After Saying No to Refugees, Rubio Opens the Door for Syrian Widows and Orphans
Republican presidential candidate Marco Rubio has been sending mixed signals on Syrian refugees as the question of what to do with the millions of people displaced by that country's civil war has become a flashpoint in the U.S. political debate.
Over the course of three months, the Florida senator, who frequently alludes to his own background as a child of Cuban immigrants on the campaign trail, has gone from qualified support for accepting the refugees to flat opposition to saying he'd offer exceptions from an all-out ban for certain groups like young orphans and elderly widows.
Before the Nov. 13 terror attacks in Paris, for which the Iraq- and Syria-based Islamic State terror group has taken credit, Rubio supported letting in Syrian refugees who have been vetted. “Well, we’ve always been a country that's been willing to accept people who have been displaced,” he told Boston Herald Radio on Sept. 6, “and I would be open to that if it can be done in a way that allows us to ensure that among them are not infiltrated people who are part of a terrorist organization that are using this crisis.”
Two days after the attacks, which left at least 129 people dead, Rubio appeared to close the door to refugees, arguing on ABC's This Week and on Twitter that they cannot be properly vetted for terrorist connections because the Syrian civil war they are fleeing has left the government apparatus in tatters.
“The problem is not the background check, the problem is we can’t background-check them. You can’t pick up the phone and call Syria, and that’s one of the reasons why I’ve said we won’t be able to take more refugees,” Rubio said on ABC. “It’s not that we don’t want to, we can’t. Because there’s no way to background-check someone coming from Syria. Who do you call and do a background check on them?”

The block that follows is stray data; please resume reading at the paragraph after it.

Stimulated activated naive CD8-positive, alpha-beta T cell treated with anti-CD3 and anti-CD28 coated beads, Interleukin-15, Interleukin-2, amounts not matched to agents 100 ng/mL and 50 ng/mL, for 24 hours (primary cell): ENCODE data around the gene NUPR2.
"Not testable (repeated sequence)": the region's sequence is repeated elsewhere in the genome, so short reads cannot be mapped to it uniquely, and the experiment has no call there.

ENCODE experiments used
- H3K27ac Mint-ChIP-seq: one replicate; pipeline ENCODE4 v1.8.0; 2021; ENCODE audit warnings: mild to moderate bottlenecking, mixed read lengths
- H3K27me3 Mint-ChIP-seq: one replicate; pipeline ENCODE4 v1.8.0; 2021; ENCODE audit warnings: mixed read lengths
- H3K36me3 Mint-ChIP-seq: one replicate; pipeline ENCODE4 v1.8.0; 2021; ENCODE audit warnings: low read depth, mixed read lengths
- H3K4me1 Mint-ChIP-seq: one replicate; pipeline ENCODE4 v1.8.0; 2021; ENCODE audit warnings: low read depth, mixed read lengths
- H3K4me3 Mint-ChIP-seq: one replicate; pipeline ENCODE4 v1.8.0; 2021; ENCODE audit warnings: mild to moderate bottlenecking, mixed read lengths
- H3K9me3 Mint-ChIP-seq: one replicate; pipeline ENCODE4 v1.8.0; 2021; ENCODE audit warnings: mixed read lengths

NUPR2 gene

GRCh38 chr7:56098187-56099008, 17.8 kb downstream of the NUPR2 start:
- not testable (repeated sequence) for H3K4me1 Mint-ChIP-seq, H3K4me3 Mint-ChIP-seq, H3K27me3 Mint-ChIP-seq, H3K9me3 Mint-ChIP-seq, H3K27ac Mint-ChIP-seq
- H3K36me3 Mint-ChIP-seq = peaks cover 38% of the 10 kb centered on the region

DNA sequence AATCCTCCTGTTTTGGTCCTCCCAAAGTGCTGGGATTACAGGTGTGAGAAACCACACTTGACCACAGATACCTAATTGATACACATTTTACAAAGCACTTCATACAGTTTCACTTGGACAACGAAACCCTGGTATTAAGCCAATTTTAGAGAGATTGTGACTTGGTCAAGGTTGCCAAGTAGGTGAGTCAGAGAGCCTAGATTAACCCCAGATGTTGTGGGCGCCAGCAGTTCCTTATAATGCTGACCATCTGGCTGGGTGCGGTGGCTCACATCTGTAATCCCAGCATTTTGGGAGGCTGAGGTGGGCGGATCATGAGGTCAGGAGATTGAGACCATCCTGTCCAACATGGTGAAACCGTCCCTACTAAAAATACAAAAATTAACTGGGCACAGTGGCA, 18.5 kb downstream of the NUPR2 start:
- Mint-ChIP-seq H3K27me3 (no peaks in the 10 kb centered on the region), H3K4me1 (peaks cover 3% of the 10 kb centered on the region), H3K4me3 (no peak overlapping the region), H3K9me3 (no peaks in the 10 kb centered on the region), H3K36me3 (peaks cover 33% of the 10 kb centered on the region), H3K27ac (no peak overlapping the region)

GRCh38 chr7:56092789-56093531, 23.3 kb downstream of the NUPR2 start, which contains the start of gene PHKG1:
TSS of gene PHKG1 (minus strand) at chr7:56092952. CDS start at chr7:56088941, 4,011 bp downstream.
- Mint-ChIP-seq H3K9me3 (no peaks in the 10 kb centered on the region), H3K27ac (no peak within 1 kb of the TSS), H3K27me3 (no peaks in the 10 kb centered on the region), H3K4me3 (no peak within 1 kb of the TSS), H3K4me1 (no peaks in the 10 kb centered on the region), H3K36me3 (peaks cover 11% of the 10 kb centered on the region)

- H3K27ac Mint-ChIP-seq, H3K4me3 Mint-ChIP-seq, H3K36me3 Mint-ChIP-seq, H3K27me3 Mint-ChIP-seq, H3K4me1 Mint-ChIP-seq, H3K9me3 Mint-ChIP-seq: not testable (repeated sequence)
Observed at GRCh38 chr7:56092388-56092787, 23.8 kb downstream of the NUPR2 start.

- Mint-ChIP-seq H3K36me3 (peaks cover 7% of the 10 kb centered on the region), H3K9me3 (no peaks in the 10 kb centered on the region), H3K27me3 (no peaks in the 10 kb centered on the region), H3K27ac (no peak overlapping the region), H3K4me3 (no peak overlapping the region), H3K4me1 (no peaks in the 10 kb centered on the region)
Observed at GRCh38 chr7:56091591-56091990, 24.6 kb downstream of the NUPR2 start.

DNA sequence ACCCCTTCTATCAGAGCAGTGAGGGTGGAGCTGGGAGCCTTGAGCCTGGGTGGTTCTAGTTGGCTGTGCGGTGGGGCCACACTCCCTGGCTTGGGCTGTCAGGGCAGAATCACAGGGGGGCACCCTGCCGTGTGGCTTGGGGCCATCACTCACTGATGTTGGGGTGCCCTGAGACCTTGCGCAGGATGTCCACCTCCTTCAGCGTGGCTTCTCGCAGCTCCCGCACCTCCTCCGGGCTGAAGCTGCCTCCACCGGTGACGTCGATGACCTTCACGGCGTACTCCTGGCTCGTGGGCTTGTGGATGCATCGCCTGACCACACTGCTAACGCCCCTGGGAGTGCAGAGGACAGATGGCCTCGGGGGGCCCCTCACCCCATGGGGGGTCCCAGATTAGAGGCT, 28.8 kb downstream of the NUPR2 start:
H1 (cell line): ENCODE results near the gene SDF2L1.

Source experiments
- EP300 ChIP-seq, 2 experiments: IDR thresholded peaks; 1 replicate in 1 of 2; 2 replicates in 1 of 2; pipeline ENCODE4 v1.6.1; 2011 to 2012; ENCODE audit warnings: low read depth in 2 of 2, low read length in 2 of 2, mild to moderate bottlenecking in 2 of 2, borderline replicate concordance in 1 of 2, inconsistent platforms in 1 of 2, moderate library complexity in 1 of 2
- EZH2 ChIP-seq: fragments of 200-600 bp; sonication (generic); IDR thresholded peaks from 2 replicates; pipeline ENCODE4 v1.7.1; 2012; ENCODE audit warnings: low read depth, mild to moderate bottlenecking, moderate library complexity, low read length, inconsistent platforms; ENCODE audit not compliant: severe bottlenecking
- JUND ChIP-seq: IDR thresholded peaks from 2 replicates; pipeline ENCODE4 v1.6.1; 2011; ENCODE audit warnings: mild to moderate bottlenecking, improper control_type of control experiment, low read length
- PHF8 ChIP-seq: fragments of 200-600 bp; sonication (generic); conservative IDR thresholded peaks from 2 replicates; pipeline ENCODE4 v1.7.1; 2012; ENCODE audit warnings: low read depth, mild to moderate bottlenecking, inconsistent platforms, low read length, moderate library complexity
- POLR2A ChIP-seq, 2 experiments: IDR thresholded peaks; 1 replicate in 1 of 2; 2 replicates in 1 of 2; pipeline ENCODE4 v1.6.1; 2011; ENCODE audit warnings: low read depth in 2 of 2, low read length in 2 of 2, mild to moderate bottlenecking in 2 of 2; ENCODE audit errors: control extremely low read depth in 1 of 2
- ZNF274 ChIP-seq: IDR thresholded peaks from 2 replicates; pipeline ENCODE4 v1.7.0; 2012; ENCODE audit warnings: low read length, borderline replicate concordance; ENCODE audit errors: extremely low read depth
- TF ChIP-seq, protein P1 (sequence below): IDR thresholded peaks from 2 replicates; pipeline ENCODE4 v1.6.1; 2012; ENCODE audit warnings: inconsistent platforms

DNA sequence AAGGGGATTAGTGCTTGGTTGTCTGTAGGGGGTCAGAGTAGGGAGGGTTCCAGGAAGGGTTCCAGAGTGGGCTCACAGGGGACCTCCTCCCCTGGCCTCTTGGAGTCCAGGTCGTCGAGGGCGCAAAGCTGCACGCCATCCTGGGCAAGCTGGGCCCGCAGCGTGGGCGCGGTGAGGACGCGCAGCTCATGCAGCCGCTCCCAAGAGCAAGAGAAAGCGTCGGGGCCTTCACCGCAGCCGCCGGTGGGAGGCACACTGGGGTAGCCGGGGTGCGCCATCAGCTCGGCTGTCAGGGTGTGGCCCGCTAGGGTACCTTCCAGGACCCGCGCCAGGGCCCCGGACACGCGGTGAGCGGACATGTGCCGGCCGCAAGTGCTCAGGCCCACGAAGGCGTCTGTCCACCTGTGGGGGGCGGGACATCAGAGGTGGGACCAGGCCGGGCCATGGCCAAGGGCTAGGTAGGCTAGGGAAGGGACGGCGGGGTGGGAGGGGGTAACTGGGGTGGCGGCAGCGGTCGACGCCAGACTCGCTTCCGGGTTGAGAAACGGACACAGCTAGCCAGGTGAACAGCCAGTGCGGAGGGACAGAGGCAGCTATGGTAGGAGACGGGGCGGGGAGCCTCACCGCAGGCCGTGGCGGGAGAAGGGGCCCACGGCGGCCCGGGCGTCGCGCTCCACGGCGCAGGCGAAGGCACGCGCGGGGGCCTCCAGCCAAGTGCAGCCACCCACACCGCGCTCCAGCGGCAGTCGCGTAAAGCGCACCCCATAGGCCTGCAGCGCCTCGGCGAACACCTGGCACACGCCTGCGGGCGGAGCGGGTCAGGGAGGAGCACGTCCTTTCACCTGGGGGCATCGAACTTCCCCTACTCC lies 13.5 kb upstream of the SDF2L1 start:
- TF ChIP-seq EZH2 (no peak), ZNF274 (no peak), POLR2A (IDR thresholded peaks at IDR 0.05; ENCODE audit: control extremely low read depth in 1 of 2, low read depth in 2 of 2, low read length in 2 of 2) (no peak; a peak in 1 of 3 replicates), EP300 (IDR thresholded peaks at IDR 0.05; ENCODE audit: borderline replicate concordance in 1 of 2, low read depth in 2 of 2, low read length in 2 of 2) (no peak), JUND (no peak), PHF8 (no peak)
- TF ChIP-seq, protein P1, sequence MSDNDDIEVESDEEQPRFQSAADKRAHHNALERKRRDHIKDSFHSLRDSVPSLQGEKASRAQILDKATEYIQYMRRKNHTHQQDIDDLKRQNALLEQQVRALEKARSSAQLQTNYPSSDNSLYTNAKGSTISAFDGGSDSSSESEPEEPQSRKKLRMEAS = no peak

Then New Jersey Governor Chris Christie, one of Rubio's rivals for the Republican nomination, took a more categorical position, saying his opposition to Syrian refugees would extend to “orphans under five.” (At least two other GOP candidates, billionaire Donald Trump and Senator Ted Cruz, also oppose the U.S. allowing any new refugees.) That prompted President Barack Obama, who is standing by his directive to accept 10,000 Syrian refugees in the coming year, to mock Republicans as being “scared of widows and orphans coming into the United States of America.”
Over the weekend, Rubio cracked the door back open ever so slightly.
Pressed by Fox News Sunday host Chris Wallace, Rubio restated his concerns about the challenge of vetting refugees from Syria, but said he'd allow for some “common-sense” exceptions.
“No, my argument is that we can't allow anyone into this country that we can’t vet. And I believe that the vast majority of refugees that are trying to come here are people we will not be able to vet,” Rubio said, adding: “Does common sense still apply? Of course it does. A 5-year-old orphan, a 90-year-old widow, a well-known Chaldean priest—these are obviously common-sense applications, and you can clearly vet them just by common sense.”
Rubio described as “appropriate” a Republican-led bill that passed the House last week that would require the FBI director, Homeland Security secretary, and national intelligence director to certify, as a condition for admission, that each refugee from Iraq or Syria is not a security threat.
However, Rubio's campaign didn't immediately reply when asked if he'd supporting letting in other groups of Syrian refugees or if he'd vote for the House-passed bill should it come up on the Senate floor.